I am planning to go with solution c) above, and see how I go.

Another snippet of information that may be of interest:

With the backlight ON, the current consumption of this project is:
Arduino Nano 21.5 ma; Serial module 3.6 ma; LCD module 27.5 mA; Total 52 mA.

With the backlight OFF, the current consumption of this project is:
Arduino Nano 21.5 ma; Serial module 4.6 ma; LCD module 9.8 mA; Total 36 mA.

Comments

Col68 made it! (author)2017-10-12

Hello from France very dear Farmerkeith, thank you very much for your superb site very instructive to use microcontrollers,

I am a beginner and thanks to you I succeeded. As I make cheese at home I need to make a thermostat for temperature and humidity with possibilities to set the temperature or humidity values,

the road is long I hope to succeed someday, desolate for the errors I use a translator, I respect you and I wish you happiness, cordially.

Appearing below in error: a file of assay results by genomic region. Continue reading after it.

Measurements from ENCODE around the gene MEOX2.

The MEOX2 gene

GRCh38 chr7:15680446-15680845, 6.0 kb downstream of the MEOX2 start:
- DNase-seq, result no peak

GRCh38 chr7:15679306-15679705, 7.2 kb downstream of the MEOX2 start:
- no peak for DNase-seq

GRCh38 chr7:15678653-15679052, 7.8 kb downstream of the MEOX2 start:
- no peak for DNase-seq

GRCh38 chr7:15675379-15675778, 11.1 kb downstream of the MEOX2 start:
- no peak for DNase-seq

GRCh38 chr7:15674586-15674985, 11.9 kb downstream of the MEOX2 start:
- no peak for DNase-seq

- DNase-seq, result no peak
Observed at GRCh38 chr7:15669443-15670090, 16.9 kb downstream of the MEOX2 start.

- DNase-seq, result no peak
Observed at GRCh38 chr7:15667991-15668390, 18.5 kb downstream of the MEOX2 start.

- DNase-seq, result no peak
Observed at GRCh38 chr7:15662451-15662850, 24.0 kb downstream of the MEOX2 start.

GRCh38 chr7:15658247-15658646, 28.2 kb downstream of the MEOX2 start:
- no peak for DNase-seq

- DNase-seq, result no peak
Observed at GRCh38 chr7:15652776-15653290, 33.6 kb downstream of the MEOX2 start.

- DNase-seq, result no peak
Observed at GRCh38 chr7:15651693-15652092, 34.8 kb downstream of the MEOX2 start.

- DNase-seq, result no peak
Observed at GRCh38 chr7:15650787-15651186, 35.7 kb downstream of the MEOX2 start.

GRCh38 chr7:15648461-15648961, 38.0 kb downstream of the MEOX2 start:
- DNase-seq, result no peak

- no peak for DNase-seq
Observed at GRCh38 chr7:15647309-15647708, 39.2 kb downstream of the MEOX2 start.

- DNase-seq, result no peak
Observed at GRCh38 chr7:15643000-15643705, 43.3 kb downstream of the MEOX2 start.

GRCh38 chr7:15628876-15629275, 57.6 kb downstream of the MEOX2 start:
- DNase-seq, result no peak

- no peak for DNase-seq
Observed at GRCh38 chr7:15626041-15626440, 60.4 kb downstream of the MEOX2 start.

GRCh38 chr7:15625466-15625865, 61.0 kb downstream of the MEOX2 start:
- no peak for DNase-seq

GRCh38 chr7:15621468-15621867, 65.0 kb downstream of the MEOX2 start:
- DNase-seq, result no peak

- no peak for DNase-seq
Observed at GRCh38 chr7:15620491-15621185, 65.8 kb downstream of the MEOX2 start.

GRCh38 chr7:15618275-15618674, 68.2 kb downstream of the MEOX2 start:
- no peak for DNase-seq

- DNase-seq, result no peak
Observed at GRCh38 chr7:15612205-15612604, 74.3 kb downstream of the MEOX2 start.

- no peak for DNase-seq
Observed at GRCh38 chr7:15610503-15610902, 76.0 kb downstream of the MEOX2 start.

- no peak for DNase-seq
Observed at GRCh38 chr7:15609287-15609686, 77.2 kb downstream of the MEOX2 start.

farmerkeith (author)Col682017-10-12

Hello Col68, I am very pleased that my instructable has helped you, and I will be happy to help you with your next steps if you want. Can you share with me what temperature and humidity sensor or sensors you intend to use?

Col68 (author)farmerkeith2017-10-18

Hello Farmerkeith, I wanted to ask you a question, as your code works very well, is it possible to use for my project? adding a dht22, 2 channel relay and controlling the humidity and temperature of a fridge to refine the cheese? Thanks in advance and forgive me for translation errors.

farmerkeith (author)Col682017-10-18

Yes of course you can base your code on mine in the instructable if you want to. That is one of the main reasons for publlishing it, so you can use it to hep you get going. If yo need any help with adding the DHT22 and relays, please do not hesitate to ask. Good luck and enjoy the project. Keith

Col68 (author)farmerkeith2017-10-18

thank you very much for your kindness Keith, my adventure is difficult, but I will do step by step, step 1 was to find a skit compatible with shield 1602 and I2c, thanks to you it is ok,

step 2 is to introduce a sensor Dht22 and relay for humidity and temperature,